The Frontlines: A Man’s World?

“Valor knows no gender” – those were the words uttered by President Barack Obama at the announcement by US Defense Secretary Leon Panetta lifting the military ban on women serving in combat roles on the front lines. The President further stated: “This milestone reflects the courageous and patriotic service of women through more than two centuries of American history and the indispensable role of women in today’s military.” Although this move is portrayed as a ‘historic step’ by President Obama, it should not be associated with a state of complete gender equality in the military, as in reality it reflects a much more complex social construction of gender.

Image courtesy of US Department of Defense, public domain.

Image courtesy of US Department of Defense, public domain.

Dr. Caron Gentry, a lecturer specialised in gender studies at the University of St. Andrews, argues that allowing women on the front lines is more complicated than just fighting gender discrimination. “Allowing women to fight does not grant them equality.” She states that gender inequality is still prevalent, especially in politics where women are severely under-represented. In the United States, for example, according to a study by the Inter-Parliamentary Union in August 2011, the country ranked 91 on the worldwide ranking of women in legislature, with women only representing 16.9% in the US Houses of Congress.

Dr. Gentry raises an interesting anthropological question: do we want to receive equality by adopting masculine characteristics or by breaking down gender binaries? Coulter argues that there is a common dichotomy in conflicts between both genders where women are seen as victims and men as perpetrators. We can relate this to a social construction of gender. Henrietta Moore, studying the anthropological aspect of gender roles, brings out the idea that women are associated with nature, whereas men are closer to the definition of culture. Moore associates this with the western idea of motherhood, taking Malinowski’s analytical framework of the family as the basis of her argument. Ideas of women and motherhood overlap in modern societies. Mothering is emphasized where women are seen only for their reproductive attributes to bear children.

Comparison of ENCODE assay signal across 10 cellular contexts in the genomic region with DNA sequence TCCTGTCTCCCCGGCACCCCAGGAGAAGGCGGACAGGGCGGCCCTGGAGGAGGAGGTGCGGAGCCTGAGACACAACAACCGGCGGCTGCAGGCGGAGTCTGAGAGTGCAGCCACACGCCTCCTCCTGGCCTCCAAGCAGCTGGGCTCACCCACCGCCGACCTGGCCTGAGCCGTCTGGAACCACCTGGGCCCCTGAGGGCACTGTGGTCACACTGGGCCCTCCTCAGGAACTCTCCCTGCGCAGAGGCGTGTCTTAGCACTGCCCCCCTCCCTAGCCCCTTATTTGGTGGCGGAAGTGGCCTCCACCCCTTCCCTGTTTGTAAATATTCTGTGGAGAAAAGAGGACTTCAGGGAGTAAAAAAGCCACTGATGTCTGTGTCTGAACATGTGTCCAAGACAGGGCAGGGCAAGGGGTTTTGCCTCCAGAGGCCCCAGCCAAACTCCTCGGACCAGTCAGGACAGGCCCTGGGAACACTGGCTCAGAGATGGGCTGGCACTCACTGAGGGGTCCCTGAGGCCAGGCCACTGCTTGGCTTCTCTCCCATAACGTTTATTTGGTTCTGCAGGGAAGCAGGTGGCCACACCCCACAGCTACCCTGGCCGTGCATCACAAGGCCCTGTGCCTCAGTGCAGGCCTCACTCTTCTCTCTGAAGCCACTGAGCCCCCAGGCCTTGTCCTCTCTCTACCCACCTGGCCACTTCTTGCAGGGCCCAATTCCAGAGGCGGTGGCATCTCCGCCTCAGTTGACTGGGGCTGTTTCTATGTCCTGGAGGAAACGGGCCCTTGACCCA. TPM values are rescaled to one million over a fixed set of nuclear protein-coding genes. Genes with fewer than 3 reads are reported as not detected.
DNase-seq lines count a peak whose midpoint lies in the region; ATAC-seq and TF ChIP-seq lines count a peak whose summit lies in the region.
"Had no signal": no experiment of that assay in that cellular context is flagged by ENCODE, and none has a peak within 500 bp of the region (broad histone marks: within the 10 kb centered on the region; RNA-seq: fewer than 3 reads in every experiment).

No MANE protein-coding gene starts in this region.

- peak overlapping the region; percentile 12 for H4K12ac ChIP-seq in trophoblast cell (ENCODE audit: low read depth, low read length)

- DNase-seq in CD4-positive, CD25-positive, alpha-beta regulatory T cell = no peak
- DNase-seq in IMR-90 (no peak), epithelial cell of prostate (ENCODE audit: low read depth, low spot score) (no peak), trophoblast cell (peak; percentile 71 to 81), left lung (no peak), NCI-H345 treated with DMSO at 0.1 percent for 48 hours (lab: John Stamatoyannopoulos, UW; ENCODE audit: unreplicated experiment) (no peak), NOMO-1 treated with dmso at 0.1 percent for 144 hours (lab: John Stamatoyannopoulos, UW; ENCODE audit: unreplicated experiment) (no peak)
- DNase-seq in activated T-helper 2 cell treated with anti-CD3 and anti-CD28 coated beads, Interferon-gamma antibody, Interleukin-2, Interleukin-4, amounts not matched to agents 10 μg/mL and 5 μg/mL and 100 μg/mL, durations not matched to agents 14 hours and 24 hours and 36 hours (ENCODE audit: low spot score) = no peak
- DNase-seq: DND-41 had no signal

Dr. Laura Sjoberg, also specialised in gender studies, states that women are perceived as “removed from reality” and “in need of the protection provided by men”. She bases her argument around the idea of “beautiful souls” by Jean Elshtain where women are seen as the cause to fight for in wars. They are the ‘beautiful souls’ that desire protection and are traditionally marginalised in conflicts to prevent the corruption of their innocence. Sjoberg takes the example of literature to illustrate her argument such as the Trojan Wars where the abduction of Helen of Troy is the official cause of the war.

Dr. Gentry believes this idea of ‘beautiful soul’ is still present in modern warfare, as many countries, such as the United Kingdom, still ban women from frontlines. Women are venerated for their sense of fragility, and so a woman in combat is a distortion of this gender construction.